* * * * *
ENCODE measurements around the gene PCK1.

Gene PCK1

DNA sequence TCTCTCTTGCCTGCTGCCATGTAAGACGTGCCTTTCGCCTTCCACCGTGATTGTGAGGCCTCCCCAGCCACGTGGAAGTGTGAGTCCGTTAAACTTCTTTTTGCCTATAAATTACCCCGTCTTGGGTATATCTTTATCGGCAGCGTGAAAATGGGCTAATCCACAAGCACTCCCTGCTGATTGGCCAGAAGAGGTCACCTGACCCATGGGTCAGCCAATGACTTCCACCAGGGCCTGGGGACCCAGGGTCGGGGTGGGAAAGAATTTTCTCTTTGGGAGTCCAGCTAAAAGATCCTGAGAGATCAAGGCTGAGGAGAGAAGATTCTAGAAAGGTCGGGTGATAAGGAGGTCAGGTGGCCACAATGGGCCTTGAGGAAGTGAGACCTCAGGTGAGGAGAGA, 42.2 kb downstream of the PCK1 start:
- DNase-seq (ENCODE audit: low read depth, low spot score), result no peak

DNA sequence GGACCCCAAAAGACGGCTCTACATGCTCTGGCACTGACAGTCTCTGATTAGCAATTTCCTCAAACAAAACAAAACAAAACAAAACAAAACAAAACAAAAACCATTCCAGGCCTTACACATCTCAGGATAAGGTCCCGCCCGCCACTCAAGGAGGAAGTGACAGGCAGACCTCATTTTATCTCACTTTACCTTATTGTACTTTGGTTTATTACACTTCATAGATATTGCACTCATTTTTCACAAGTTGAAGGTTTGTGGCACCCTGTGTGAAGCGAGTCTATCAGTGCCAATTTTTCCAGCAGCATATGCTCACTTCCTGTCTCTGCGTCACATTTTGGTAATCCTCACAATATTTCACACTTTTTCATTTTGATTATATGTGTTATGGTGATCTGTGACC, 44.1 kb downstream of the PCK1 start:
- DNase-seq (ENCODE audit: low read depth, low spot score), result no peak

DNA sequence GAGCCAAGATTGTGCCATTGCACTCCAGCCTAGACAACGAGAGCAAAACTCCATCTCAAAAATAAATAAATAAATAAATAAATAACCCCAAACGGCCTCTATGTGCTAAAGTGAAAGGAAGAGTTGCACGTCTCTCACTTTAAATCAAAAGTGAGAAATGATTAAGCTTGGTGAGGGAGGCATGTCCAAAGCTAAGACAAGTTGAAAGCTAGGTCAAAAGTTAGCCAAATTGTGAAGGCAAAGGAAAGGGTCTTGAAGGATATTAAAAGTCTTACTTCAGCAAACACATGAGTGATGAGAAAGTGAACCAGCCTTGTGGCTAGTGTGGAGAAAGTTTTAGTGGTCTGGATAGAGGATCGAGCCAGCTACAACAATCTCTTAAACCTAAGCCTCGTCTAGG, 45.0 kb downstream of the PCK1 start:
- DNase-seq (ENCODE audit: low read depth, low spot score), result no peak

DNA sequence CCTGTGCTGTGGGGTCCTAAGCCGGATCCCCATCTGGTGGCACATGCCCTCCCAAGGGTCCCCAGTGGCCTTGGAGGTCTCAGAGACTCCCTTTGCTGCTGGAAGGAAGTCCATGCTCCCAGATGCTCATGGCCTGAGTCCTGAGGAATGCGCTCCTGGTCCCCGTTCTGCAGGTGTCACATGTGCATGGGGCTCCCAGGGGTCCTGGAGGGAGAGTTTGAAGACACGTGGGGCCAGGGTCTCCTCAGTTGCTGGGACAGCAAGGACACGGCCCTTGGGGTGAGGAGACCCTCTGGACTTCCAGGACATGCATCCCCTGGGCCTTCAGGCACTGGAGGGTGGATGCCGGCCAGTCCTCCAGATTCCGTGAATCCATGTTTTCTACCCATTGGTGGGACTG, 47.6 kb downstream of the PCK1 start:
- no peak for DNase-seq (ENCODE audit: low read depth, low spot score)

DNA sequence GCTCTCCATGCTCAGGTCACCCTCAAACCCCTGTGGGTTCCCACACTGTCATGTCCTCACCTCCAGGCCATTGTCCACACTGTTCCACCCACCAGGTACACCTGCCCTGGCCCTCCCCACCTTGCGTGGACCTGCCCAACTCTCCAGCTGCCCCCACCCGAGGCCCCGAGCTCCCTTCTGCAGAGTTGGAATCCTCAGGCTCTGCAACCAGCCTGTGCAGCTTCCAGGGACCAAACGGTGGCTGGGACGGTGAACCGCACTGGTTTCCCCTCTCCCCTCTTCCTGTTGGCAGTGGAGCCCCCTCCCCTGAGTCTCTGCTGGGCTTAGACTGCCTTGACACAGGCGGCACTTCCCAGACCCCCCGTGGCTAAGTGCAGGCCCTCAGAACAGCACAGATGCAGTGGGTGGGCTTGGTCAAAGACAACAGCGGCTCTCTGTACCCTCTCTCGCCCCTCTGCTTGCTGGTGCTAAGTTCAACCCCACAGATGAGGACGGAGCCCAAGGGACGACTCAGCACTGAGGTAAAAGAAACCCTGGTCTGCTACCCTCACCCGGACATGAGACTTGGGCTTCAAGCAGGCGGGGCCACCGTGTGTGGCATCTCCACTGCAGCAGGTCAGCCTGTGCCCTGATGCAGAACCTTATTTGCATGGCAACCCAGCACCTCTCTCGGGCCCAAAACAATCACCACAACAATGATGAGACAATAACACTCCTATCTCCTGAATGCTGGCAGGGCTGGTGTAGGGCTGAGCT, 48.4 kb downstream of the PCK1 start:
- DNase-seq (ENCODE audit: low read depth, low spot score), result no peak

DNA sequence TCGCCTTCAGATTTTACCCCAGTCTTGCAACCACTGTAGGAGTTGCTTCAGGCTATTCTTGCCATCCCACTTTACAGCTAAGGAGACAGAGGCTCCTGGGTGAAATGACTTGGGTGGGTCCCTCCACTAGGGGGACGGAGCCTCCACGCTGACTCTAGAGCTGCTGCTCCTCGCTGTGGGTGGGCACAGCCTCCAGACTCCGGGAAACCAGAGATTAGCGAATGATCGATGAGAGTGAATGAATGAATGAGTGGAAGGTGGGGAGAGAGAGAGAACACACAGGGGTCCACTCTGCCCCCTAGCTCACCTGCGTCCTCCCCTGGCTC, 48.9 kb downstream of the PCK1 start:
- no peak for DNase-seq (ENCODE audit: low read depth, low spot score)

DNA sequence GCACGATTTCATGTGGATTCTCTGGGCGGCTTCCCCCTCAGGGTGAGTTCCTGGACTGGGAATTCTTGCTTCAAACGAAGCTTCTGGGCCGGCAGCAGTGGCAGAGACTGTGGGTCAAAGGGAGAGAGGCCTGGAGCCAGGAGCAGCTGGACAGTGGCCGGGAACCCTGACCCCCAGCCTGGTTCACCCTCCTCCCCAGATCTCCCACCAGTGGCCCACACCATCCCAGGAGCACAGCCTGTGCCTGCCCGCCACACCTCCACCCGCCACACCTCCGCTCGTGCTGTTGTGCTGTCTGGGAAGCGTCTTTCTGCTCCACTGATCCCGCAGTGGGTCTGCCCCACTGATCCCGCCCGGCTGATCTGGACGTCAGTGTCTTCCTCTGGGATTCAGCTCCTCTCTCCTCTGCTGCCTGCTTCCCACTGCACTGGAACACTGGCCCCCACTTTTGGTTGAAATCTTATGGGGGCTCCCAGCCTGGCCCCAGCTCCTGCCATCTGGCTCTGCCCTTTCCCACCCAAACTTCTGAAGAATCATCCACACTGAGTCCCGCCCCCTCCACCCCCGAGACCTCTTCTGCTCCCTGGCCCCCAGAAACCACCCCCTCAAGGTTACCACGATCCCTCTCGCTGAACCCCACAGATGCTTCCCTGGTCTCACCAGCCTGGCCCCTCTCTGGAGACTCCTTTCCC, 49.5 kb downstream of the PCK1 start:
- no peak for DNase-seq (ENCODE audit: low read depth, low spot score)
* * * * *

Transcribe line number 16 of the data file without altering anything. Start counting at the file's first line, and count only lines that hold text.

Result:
- no peak for DNase-seq (ENCODE audit: low read depth, low spot score)